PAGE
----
The Descendent
Surfer|Volume 59, Issue - 7
The Descendent

Noa Deane’s punk sensibilities and go-for-broke approach may connect him to freesurfing’s past, but they also make him a man apart in freesurfing’s present

The world is so fucking weird right now,” Noa Deane tells me over the phone from Australia, where he’s slept in past our original interview time, but is ready to wax philosophical now that the coffee is kicking in.He’s right about the world—especially his world. Deane went berserk upon arrival on the freesurfing stage, laying down the kinds of massive airs and searing turns that earned closing sections in top-tier surf films and drew immediate Reynoldsian comparisons. But the world that Deane inhabits today is much different than that of his high-flying, hard-turning predecessors. Professional freesurfing has receded from its early-2010s high-water mark as high-concept surf films have largely been replaced by mindless Instagram clips, and the pedestal where the world’s best free surfers once resided has more or less toppled. Deane also recently lost his father, legendary Gold Coast surfer and shaper Wayne Deane, to cancer. It’s a tragedy that Deane tells me he’s not quite ready to talk about, but surely it’s contributed to the weirdness of this current place in time for him.

Instead, we talk about the things that still make sense to Deane. He sees himself as part of a lineage of raw, creative freesurfers that spans from Christian and Nathan Fletcher to Ozzie Wright to Dion Agius and Dane Reynolds. Although it’s evolved over time, expressing itself in different ways in each era, there’s always been a certain punk ethos embodied by this sect of surfers, and Deane is both immersed in it and grounded by it.

Deane is certain of his surfing principles, so he doesn’t care about freesurfing’s toppled pedestal, or who’s watching when he breaks his board stomping an 8-foot alley-oop at North Point. Deane knows what kind of surfing he wants to do and he’s going to keep making his own brand of hardcore, thrashy surf edits, regardless of what the weird world around him is up to.

So I know you just played a concert with Ozzie Wright and Goons of Doom the other day. At this point, I’m sure you just think of him as a friend, but I’m guessing you were probably pretty obsessed with his surfing and his movies growing up, right?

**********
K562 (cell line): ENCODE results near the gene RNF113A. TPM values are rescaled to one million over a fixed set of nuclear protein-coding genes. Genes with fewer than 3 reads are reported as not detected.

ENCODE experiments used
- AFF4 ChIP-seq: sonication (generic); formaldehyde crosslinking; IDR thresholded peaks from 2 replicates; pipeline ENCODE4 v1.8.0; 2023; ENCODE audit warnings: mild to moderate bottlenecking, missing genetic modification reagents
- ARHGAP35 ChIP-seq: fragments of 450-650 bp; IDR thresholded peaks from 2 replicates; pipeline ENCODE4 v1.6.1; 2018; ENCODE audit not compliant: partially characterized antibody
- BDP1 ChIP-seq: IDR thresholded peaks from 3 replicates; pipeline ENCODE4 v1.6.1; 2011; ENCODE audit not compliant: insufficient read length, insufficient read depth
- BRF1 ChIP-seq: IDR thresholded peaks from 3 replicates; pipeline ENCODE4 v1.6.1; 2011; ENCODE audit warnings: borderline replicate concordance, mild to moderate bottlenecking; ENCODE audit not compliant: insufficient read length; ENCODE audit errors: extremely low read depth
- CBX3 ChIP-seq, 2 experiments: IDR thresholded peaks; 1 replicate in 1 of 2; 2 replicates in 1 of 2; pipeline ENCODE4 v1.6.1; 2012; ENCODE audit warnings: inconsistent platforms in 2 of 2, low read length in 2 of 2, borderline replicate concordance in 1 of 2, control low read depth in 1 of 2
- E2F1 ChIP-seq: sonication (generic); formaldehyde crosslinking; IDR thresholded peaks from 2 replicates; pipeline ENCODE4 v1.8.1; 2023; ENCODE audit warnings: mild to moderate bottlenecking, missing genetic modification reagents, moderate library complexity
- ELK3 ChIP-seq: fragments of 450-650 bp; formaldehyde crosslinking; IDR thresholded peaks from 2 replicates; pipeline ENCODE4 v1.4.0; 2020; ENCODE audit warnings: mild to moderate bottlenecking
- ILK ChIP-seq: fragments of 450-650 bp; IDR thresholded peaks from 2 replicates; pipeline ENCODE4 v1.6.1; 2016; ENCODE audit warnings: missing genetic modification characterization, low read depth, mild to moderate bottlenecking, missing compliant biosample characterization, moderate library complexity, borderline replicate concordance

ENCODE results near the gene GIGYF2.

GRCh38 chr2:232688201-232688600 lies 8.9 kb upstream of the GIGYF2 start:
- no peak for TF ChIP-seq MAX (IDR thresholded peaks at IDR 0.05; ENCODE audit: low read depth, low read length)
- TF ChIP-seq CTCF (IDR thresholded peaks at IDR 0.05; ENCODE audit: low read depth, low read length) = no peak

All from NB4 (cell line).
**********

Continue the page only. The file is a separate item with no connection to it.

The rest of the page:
Oh yeah, for sure. Such a big influence on me from the start. I’ve watched “156 Tricks” and “Doped Youth” about a million times. Ozzie fired everyone up. He was and still is the sickest.

I feel like the edits you put out pay homage to that era of late ‘90s, early ‘00s surf films, in a way. It’s all fast cuts, fast music and a certain rawness that doesn’t really exist as much in surfing these days. Do you think surf movies were at their best in that era?

Yeah, I think so. When my friends and I watch surf movies, if they’re overproduced and there’s a shitload of slo-mo in them, it just gets boring no matter how good the surfing is. I mean, that’s not how you experience surfing in real life, is it? The only time slo-mo isn’t shit is when you’re showing a crazy tube breaking on dry reef so people can really appreciate how heavy it is. Even then, you should show it at normal speed as well so people can see what it was actually like in the moment.

You’re pretty hands-on with your edits, aren’t you?

Yeah, I’m pretty involved, for sure. I don’t go too crazy and tell people what to do, but I definitely help out. After all, if it’s got your name on it, you wanna be sure you back it 100 percent.

Your film “Head Noise” felt like a pretty big moment for you, just in terms of how messed up the surfing was and how different it looked from everything else bouncing around the Internet. Were you filming for that for a long time?

[Laughs.] Nah, it was like 6 months—probably the shortest it’s ever taken me to do anything. I didn’t have a plan to do anything until after Hawaii when I realized I had some clips from there. Then we kept filming at home and West Oz. I wanted to keep working on it until the end of the year, but looking back on it, I’m glad we put it out when we did. At a certain point you’re just chasing your tail, trying to do a slightly better version of something you’ve already landed, and you start to lose it.

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Volume 59, Issue - 7